Tips to boost employee loyalty


Please accept my apology for the vulgar nature of the topic but after much thought I just can’t think of an alternative phrase that conveys the thought.
As defined by, “giveashi**er – That metaphysical mechanical device inside most of us that enables us to care enough about a task or circumstance such that we put forth effective effort to accomplish the task or effect the circumstance. The giveashi**er is not infinite, but instead is subject to performance drops due to relative emptiness.”
My vice president of field operations first introduced me to this “giveashi**er” concept while discussing whether or not a particular employee was ready to be promoted to a foreman position. “His “giveashi**er” is not where it needed to be in order to assume the role of foreman,” were his exact words.  I knew immediately what he meant.  This employee just didn’t have the gumption, the attention to overall detail, the do the right thing for the customer and by the company attitude and mentality that we expect a foreman to have in order to keep installation problems at a minimum and maintain our companies stellar reputation.
Last month upon returning from an all expense paid annual company trip that I provide for employees and their immediate families to the Outer Banks I realized that all of the attending employee’s respective “giveashi**ers” had seemingly been lifted.  For example, an employee alerted me that a truck needed preventative maintenance when I know he normally just wouldn’t do so until it was broken.  I now recognize that everyone in the company has a “giveashi**er” that needs to be maintained and influenced in the right direction on a regular basis and that it is crucial to the success of the company to consciously do so.
As owners and managers we prioritize all kinds of issues.  Marketing and material costs, installation complications, hitting projected sales numbers, accounts receivable, equipment maintenance, traffic violations, employee turnover, are just a few that I have dealt with over the past couple of weeks.  I have added maintaining the “giveashi**er” of my employees to that priority list.  It is easy to forget how important it is to take the time to sincerely ask employees and subordinates how their weekend was, what is new with their family, etc.. By asking these questions and creating environments for employees to interact with one another on a personal level an employee’s “giveash**er” can be maintained and heightened.  On the other hand, neglecting to take time out and pay attention to maintaining your employees “giveashi**er” can be very detrimental to the overall health of your business, increase owner and management stress, increase turnover and negatively impact your companies reputation.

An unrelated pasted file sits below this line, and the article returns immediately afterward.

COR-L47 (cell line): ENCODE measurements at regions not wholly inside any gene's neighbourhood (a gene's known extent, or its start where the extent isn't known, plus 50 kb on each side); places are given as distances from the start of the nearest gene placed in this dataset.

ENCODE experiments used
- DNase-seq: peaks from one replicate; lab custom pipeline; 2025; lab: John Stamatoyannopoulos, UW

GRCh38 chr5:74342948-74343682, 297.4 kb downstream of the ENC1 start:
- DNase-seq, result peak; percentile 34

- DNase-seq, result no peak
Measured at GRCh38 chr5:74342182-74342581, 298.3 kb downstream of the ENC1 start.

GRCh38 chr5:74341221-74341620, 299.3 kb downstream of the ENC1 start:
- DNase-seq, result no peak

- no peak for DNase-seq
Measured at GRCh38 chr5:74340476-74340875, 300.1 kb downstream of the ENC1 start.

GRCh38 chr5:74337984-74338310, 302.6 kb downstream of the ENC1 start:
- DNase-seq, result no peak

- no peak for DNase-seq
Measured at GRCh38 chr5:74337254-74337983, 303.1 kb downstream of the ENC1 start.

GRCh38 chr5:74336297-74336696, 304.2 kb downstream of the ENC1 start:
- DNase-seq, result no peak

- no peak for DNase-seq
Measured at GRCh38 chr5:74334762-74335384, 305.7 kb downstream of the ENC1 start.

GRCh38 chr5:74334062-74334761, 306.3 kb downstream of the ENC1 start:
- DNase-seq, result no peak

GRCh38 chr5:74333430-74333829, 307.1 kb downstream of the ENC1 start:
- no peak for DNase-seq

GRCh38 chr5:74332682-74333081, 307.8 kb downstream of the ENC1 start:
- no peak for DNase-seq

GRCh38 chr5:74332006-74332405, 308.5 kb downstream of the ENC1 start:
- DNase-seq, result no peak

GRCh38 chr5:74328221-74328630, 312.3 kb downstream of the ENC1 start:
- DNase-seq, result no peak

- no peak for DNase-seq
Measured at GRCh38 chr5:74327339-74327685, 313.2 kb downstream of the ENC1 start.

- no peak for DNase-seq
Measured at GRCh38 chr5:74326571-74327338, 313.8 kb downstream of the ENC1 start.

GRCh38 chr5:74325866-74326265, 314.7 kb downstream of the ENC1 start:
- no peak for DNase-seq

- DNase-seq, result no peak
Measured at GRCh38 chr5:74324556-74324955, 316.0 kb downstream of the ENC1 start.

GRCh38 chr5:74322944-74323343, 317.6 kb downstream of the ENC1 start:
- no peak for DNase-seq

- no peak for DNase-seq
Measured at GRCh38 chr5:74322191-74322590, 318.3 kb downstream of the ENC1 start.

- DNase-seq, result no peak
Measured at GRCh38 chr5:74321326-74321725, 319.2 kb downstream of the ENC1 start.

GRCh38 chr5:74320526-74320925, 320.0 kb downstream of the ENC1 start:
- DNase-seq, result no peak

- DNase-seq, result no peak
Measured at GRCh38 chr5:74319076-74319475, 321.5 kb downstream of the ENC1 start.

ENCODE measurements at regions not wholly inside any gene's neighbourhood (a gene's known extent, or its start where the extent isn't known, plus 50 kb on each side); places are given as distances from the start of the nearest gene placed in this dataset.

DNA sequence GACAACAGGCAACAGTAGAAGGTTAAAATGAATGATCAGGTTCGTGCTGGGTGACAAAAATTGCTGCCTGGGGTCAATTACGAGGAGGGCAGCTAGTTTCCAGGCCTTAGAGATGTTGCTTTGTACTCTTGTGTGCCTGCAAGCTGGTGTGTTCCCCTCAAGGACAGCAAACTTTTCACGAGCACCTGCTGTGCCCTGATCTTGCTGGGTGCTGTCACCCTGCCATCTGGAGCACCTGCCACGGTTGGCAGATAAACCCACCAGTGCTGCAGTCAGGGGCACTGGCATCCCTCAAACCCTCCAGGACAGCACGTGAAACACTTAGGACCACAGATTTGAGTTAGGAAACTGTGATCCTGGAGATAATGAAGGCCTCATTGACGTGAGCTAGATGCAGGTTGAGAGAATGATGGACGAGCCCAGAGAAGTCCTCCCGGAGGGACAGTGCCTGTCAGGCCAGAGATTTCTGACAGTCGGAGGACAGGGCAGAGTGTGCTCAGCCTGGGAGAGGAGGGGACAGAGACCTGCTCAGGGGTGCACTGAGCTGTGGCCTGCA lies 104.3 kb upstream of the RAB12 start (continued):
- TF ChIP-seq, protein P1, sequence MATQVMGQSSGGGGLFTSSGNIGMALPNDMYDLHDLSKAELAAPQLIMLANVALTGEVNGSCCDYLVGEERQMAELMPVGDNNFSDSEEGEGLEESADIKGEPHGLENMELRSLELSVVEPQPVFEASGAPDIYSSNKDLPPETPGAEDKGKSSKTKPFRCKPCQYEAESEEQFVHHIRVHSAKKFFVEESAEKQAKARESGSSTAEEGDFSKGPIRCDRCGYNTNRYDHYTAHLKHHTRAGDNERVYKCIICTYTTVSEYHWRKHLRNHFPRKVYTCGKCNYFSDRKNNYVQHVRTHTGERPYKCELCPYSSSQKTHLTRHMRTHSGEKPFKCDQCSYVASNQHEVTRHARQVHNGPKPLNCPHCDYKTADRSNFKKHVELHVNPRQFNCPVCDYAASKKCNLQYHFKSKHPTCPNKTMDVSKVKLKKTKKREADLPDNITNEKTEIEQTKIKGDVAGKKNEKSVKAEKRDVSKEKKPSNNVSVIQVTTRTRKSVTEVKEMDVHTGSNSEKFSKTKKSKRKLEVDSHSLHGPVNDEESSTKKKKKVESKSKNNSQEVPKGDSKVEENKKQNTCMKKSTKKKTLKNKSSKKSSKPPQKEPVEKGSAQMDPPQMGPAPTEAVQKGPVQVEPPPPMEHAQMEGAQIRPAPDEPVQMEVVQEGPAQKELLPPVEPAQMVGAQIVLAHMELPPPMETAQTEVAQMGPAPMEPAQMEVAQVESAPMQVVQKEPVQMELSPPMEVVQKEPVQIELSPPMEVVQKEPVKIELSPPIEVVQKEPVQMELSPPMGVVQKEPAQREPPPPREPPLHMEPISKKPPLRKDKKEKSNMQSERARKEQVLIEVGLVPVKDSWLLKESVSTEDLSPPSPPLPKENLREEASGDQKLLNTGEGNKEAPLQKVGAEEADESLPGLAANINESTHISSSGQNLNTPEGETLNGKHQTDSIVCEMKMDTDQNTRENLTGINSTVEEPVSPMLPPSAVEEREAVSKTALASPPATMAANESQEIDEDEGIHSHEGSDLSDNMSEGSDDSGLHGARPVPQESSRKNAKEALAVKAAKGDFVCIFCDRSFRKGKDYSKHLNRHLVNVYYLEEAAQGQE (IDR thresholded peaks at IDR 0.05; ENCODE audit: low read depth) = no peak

So the question becomes how do we as owners and managers maintain this so called employee “giveashi**er”.

Here are a few of the ways that I have found that work.

• Sincere, “How was your weekend, What’s new with you, How’s the family”questions

• One-on-One lunch meetings between owners/managers and subordinates.

• Spontaneous nice weather team lunch meetings during slow demand.

• Company outings including family at professional sporting events.

• Holiday parties that include family members.

• Summer family appreciation picnics.

• Annual company trips that include family.

The employee “giveashi**er” needs to be maintained just like the truck my employee so graciously alerted me about.  Sincere conversation and family must be included in sincere conversations and company sponsored events.  I try to keep shop talk at a minimum and only congratulatory were possible.  If family is in attendance I always thank family members for being supportive of the employee especially during times of high precipitation when I call on employees to go above and beyond.  In doing this the employee and their family should truly feel that the company cares about them resulting in an increase in their “giveashi**er.”  I appreciate it when my employees show that they care and I know that they appreciate it when I show the same.  These events and the personal conversations that happen at them fill the “emptiness” outlined in the definition outlined above.

James Ketterer is the president of ValueDry, LLC, Savage, MD.

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